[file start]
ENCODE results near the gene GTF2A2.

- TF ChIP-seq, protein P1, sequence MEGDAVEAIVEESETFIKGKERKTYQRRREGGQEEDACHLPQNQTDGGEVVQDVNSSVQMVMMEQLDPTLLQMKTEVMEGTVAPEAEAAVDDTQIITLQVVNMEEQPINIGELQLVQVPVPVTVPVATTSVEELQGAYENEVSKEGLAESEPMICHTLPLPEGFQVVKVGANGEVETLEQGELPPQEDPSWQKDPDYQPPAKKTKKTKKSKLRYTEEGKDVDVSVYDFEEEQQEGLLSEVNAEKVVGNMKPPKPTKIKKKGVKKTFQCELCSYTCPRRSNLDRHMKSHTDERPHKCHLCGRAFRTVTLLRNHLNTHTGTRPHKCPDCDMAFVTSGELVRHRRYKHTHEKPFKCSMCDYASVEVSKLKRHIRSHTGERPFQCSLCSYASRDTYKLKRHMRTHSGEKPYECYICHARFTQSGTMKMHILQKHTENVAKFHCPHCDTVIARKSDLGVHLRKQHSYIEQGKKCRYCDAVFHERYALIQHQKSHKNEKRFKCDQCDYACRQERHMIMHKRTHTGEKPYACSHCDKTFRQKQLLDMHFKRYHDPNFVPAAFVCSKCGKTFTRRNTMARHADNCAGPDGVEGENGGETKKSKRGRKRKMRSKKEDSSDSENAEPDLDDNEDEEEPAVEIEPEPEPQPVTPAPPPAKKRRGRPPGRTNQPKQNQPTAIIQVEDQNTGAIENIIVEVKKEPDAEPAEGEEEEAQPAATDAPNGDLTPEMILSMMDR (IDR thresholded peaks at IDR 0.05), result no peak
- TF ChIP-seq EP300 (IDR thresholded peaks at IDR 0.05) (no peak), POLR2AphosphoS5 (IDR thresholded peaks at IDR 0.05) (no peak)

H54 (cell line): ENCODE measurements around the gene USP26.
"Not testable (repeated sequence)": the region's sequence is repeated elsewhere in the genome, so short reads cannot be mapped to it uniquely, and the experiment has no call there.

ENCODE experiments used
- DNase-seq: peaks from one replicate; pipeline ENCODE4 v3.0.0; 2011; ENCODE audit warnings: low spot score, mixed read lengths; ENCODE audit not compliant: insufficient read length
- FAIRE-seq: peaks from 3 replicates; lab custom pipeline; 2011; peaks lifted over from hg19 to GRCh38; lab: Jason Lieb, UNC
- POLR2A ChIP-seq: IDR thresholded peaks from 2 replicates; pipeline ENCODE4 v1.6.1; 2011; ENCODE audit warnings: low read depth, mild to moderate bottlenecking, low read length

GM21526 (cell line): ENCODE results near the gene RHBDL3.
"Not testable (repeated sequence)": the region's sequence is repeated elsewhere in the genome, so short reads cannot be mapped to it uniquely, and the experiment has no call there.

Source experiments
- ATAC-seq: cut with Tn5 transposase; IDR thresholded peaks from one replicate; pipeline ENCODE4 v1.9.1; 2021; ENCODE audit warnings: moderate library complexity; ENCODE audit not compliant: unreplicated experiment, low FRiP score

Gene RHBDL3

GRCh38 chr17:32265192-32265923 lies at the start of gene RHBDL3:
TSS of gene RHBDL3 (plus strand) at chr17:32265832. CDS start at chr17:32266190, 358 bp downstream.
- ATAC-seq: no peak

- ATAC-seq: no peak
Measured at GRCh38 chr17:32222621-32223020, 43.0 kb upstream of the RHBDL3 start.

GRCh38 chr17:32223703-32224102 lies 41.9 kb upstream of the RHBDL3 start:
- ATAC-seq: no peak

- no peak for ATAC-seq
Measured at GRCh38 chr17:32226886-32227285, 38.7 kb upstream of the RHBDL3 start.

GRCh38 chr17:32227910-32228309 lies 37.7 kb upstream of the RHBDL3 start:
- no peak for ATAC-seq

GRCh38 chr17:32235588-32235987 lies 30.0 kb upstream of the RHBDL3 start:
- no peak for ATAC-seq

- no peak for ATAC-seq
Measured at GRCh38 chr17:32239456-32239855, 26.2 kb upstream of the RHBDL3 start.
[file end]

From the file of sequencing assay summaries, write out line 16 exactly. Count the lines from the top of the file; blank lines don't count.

TSS of gene RHBDL3 (plus strand) at chr17:32265832. CDS start at chr17:32266190, 358 bp downstream.